Driver Implementation Pre-Vista

User Land

TDI

FW hook

PF hook

TCP/IP

NDIS

NDIS.SYS

Intermediate driver

Miniport driver

rogue network driver framework
Rogue Network Driver Framework
  • Firewall hook kernel module for basic packet header operations
  • IM Filter driver:
    • Inline IP reassembly
    • Inline TCP stream reassembly
    • TCP session normalization
infected workstation
Infected Workstation

SNAT/DNAT – SrcIP_Alice -> SrcIP_Bob DstIP_Bob -> dstIP_server

BOB

https://server

ALICE

10.0.1.26

DNAT – DstIP_server -> DstIP_Bob

10.0.1.124

server

Translated request reaches server

infected workstation1
Infected Workstation

SNAT/DNAT – SrcIP_Alice -> SrcIP_Bob DstIP_Bob -> dstIP_server

BOB

https://server

ALICE

10.0.1.26

DNAT – DstIP_server -> DstIP_Bob

10.0.1.124

server

Translated request reaches server

infected server
Infected Server

Selective DN(P)AT:

SrcIP_Alice  SrcIP_server Dst_Port_443  DstPort_135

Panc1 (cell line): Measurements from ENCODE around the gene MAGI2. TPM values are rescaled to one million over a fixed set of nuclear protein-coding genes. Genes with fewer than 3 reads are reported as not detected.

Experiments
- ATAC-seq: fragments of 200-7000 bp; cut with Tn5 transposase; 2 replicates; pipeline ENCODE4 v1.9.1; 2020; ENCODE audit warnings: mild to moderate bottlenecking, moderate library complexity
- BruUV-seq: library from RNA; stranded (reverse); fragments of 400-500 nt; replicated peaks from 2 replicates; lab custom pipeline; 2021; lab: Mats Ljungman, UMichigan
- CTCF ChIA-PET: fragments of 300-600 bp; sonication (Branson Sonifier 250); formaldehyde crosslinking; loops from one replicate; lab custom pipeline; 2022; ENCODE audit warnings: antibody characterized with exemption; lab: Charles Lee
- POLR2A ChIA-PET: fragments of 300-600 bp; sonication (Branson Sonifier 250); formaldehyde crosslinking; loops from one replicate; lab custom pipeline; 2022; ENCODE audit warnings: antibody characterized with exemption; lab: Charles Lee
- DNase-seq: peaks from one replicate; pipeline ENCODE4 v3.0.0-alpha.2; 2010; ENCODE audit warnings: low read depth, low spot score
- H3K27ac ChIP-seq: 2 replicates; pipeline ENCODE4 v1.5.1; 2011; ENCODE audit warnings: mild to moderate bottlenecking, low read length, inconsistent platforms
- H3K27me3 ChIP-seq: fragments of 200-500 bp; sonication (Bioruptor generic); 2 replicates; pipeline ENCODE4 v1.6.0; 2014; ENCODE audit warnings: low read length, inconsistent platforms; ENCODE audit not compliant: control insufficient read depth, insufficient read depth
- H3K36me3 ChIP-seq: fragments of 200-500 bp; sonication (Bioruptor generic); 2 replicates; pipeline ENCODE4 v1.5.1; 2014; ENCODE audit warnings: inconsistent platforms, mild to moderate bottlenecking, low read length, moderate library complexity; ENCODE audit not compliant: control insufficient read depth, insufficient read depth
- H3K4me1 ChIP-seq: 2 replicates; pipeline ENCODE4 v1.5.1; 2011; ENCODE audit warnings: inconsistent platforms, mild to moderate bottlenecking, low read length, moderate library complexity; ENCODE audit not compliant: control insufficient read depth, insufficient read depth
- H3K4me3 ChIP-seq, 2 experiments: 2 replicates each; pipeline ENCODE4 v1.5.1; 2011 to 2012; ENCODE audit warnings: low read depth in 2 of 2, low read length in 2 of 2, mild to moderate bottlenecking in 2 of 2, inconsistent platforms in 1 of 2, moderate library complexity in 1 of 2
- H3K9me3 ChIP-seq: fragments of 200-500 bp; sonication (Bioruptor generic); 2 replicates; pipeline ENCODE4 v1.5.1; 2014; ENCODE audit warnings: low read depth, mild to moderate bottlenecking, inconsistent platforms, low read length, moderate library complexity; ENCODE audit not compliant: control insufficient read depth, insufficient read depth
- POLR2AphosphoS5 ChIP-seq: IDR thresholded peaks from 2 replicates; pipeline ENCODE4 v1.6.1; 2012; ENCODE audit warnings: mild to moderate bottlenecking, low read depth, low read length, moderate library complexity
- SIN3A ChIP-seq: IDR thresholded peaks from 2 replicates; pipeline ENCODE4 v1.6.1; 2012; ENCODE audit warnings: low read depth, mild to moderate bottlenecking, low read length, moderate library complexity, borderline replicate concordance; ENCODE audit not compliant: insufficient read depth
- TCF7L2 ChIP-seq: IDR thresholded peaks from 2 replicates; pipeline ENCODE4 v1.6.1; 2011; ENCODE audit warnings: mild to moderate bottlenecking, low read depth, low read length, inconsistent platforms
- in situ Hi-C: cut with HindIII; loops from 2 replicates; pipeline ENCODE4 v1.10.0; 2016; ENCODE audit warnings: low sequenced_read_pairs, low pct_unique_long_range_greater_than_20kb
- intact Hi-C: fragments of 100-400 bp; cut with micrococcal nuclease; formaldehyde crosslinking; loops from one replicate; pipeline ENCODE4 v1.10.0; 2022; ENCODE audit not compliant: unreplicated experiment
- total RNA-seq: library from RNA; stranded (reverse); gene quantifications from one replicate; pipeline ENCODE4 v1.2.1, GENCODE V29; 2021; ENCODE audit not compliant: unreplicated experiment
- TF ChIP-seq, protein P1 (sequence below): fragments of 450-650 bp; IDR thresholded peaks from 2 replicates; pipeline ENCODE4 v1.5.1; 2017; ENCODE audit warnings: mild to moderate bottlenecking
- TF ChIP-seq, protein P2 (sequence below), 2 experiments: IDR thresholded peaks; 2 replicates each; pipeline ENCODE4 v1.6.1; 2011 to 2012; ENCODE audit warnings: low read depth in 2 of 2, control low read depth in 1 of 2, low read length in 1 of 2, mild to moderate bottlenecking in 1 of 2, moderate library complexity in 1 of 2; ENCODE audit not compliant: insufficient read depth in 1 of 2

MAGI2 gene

telnet server:80

ALICE

Server

https request served

https://server

infected server1
Infected Server

Selective DN(P)AT:

SrcIP_Alice  SrcIP_server Dst_Port_443  DstPort_135

telnet server:80

ALICE

Server

https request served

https://server

packet header opportunities
Packet Header Opportunities
  • Passive covert channels
    • http://www.invisiblethings.org/papers/passive-covert-channels-linux.pdf
    • http://www.ouah.org/neural_networks_vs_NUSHU.pdf
    • http://staff.science.uva.nl/~delaat/snb-2005-2006/p27/report.pdf
  • Port splicing
  • Most significant; communicating the original intent:
    • DNAT on outgoing SYN – change destination address to that of the MIM
    • Insert original dstIP in header fields
    • MIM double NAT
why payload injection
Why Payload Injection ?
  • Access to packet data
  • High bandwidth channel
  • Bypass application proxies
  • Altering TCP data length on the wire is not trivial!
inline injection
Inline Injection
  • Support for IP reassembly on incoming traffic and IP fragmentation on outbound traffic
  • Support for TCP stream reassembly – datagram reordering, injection of acknowledgements and resets, among other things
inline tcp reassembly
Inline TCP Reassembly
  • Maintain two edges (pre and post modification):
    • ISN
    • MaxSeq
    • MaxAck
    • Window